Automated testing, especially at an acceptance level, can be a bear with WinForms applications. On my last project we effectively abandoned integrated FIT testing against the UI. We tried to go down a path of writing Window Driver‘s against each big control, and driving that through FIT & NUnit tests with NUnitForms. It just turned out to be too much work, too much duplication of information, and just plain laborious.
There are definitely some things you can do to enhance testability. The various flavors of Model View Presenter come to mind immediately, but that can easily bring on some repetitive coding around filling dropdown lists, validation, and coordination with views.
I’m going off the beaten path in my new WinForms project. I’m ditching WinForms data binding altogether because it plays utter havoc with automated testing. Instead, I’m building my own programmatic data binding that effectively embeds a Window Driver class directly into each User Control. The “ScreenBinder” class is configured programmatically with a fluent interface (Martin says the best way to understand the limits of a technique is to overuse it;).
I’m trying to kill 4-5 birds with one stone:
- That fluent interface contains grammars to declaratively attach properties of the model class to elements on the page. In effect, I’m recreating data binding, but in this approach I’m going to have explicit control over when things happen. No more goofy hocus pocus focus stuff to get data binding to fire inside tests.
- The ScreenBinder will also double as a Window Driver that I can use inside automated tests to find screen elements by either the bound field name or the attached label name. I’m already building a reusable DoFixture right off the bat that can act as the foundation for a testing DSL to express screen requirements in automated tests. On my previous project we were routinely killed by “oh yeah, this element should default to XYZ when ABC happens like the legacy system” type of requirements. This time around I want to be able to capture that stuff upfront in human readable FIT tests that can be run in the automated builds.
- Declaratively add minor screen behaviors like filling a combo box with data from the service layer with a grammar like “Bind(SomeConstantClass.Category).To(categoryComboBox).WithLabel(categoryLabel).FillWithList(ListType.Category)“ Basically, I’m hoping to have a single abstract method that’s overriden in each UserControl that declaratively defines much of the behavior of the screen. One of my design goals is to be able to quickly understand the behavior of a screen largely by reading through this method.
- Wait, you’re putting more behavior in the screen! Isn’t that wrong? Well generally I’d say yes, but the underlying goal is to make code easy to write, change, read, and test. I’m using what I call the “Micro-Controller” pattern to define little reusable controller classes to drive one element at a time. Those little micro-controller classes can be TDD’ed to my heart’s content.
- I’m building a quick test harness with NUnitForms to make declarative assertions against one of my BoundControl’s for common functionality. I’m figuring that by making the screens easier to test inside of NUnit that I can get away with thinner Presenter’s. I’ll probably go with a Supervising Controller for more complex logic and dealing with the service layer.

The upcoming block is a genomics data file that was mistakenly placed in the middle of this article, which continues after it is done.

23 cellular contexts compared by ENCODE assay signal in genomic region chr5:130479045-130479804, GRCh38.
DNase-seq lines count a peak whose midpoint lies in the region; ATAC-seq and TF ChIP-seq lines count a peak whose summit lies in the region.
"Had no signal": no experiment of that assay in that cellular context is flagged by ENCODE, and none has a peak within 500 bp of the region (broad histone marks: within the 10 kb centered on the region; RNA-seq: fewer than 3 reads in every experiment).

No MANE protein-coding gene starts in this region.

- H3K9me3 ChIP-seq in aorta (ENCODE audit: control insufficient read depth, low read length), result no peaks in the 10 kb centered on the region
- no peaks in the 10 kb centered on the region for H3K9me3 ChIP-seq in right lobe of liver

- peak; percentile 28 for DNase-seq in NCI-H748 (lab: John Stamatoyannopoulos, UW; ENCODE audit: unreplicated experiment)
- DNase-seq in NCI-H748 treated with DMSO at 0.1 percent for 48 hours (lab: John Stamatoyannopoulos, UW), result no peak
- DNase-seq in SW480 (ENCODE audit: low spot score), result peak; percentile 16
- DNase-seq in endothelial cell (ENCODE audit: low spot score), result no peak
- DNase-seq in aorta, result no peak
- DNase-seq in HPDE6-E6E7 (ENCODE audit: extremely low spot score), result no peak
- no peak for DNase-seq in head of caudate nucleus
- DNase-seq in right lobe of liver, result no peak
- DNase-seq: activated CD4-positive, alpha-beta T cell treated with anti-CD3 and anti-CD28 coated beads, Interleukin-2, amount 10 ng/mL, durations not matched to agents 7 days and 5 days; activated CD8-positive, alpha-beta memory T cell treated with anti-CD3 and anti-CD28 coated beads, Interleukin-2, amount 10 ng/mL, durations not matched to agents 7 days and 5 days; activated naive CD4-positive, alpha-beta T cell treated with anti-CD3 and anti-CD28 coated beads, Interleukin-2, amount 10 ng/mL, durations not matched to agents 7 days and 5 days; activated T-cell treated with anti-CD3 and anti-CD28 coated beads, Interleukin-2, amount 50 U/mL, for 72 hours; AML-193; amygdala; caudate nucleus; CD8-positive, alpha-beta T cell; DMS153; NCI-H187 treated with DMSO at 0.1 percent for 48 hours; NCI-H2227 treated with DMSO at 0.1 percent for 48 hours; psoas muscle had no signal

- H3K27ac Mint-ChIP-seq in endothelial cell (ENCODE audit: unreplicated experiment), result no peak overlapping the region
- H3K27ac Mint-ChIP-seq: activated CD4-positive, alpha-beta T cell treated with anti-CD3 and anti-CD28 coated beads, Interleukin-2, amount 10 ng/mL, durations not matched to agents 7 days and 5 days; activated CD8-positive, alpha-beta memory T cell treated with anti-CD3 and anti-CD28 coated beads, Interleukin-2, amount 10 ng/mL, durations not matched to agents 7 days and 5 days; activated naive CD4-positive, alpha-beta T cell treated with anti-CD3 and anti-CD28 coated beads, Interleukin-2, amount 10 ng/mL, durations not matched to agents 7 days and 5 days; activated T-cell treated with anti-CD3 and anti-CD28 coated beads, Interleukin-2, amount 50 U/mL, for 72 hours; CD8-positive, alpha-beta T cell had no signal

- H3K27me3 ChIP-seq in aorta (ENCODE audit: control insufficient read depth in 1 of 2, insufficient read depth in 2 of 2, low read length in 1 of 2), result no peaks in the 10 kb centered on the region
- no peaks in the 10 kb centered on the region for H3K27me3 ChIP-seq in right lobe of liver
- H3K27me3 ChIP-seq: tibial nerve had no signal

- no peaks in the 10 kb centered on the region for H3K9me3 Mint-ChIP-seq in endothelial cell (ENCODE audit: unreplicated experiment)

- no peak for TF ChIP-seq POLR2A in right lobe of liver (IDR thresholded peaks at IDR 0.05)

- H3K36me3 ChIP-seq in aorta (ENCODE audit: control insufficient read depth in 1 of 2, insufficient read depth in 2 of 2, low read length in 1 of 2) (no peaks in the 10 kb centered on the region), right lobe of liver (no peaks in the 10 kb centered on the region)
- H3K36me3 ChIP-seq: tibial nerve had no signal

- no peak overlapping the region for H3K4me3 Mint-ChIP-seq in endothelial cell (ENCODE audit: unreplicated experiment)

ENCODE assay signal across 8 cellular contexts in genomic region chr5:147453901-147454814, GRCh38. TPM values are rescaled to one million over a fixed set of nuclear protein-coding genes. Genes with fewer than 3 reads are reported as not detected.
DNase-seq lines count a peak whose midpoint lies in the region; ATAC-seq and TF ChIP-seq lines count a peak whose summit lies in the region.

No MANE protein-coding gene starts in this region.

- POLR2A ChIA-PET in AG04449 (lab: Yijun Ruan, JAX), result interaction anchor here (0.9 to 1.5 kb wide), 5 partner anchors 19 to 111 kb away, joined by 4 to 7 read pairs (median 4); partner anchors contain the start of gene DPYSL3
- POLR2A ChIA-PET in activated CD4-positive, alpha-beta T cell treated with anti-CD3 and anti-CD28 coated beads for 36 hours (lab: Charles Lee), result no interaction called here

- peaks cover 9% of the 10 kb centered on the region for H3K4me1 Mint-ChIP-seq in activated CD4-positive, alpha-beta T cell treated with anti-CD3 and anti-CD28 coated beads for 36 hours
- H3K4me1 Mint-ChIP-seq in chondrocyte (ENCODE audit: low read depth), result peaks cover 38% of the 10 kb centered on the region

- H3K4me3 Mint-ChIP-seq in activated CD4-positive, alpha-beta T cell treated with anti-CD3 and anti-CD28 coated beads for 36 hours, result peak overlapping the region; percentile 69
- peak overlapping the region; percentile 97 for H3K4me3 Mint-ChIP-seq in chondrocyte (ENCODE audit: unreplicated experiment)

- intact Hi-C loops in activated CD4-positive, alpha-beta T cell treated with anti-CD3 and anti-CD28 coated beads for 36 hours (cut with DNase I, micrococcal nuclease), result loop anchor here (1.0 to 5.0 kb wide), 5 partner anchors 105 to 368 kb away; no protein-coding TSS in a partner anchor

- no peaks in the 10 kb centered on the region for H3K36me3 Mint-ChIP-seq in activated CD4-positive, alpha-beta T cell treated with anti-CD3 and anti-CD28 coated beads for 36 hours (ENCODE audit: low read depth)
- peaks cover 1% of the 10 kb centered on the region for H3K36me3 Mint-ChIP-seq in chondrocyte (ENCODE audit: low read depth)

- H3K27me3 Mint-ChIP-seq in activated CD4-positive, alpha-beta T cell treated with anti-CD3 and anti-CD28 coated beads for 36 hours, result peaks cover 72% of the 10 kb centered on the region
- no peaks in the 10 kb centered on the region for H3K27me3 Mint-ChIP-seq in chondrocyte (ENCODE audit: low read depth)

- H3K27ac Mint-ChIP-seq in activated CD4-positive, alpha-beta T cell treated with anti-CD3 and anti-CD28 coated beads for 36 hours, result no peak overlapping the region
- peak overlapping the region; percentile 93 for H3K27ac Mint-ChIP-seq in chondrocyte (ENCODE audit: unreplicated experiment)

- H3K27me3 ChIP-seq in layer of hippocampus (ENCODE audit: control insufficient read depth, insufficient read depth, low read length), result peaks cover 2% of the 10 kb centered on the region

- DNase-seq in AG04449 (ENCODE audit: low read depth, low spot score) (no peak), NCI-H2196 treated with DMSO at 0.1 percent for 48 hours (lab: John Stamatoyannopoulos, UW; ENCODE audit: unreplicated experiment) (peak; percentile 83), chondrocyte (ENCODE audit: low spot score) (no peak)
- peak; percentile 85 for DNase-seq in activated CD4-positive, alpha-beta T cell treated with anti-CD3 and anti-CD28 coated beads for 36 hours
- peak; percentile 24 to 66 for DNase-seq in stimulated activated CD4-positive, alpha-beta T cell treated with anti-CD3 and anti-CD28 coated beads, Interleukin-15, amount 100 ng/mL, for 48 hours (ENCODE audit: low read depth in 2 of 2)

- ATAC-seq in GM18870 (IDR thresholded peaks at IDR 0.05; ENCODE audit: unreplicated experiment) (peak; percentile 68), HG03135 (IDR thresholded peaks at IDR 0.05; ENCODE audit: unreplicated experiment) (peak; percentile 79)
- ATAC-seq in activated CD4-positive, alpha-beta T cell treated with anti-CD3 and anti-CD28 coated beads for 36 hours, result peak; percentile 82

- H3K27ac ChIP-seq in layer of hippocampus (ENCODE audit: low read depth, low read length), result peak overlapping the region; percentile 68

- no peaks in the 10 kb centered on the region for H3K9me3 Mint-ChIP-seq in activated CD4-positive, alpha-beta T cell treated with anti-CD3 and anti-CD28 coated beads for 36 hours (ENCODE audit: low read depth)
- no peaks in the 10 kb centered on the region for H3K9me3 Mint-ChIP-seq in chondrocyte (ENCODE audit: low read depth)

- The ScreenBinder ends up being a great way to bind declarative validation rules to the proper screen elements. I simply capture a Notification object that relates validation messages to the property of the Model class. The ScreenBinder knows the correct element for a given Model property, so it’s not that hard to go the extra step to attach validation messages to the proper screen elements. On my last project one of my client developers built something similar to the new Validation Block that used attributes on our domain model classes to enforce validation logic. We did use the BindingSource on the screen to attach validation messages to the proper screen element. I’m going to do the same thing here, but use a Notification object in between to make validation logic easier to test.
So, the question I ask you, gentle reader, is how crackpot is this idea? If it works I’m thinking about harvesting a new OSS project out of this work (after DevTeach and a solid StoryTeller beta and assuming that the client is okay with it). Otherwise, if I never post about it again it’s a good bet that it failed.
There’s no possible way that it would fly with my client, but I wonder how much better this approach would be if I could drive the UI with the RubyCLR bridge so I could use the declarative ActiveRecord validation scheme and symbol. I think the Fluent Interface approach would be more effective in C# 3 with the ability to use extension methods to add application specific additions to the fluent interface.
I’m working solo at the minute, but I’m going to be joined by another Finetix developer soon. One of the first things I’m going to do when he onboards is get his opinion on the “novelty” portions of my envisioned approach. If that approach doesn’t fly with him, it probably gets scrapped. And if he’s enthusiastic, then we still need to be careful because then we’re just guilty of group think.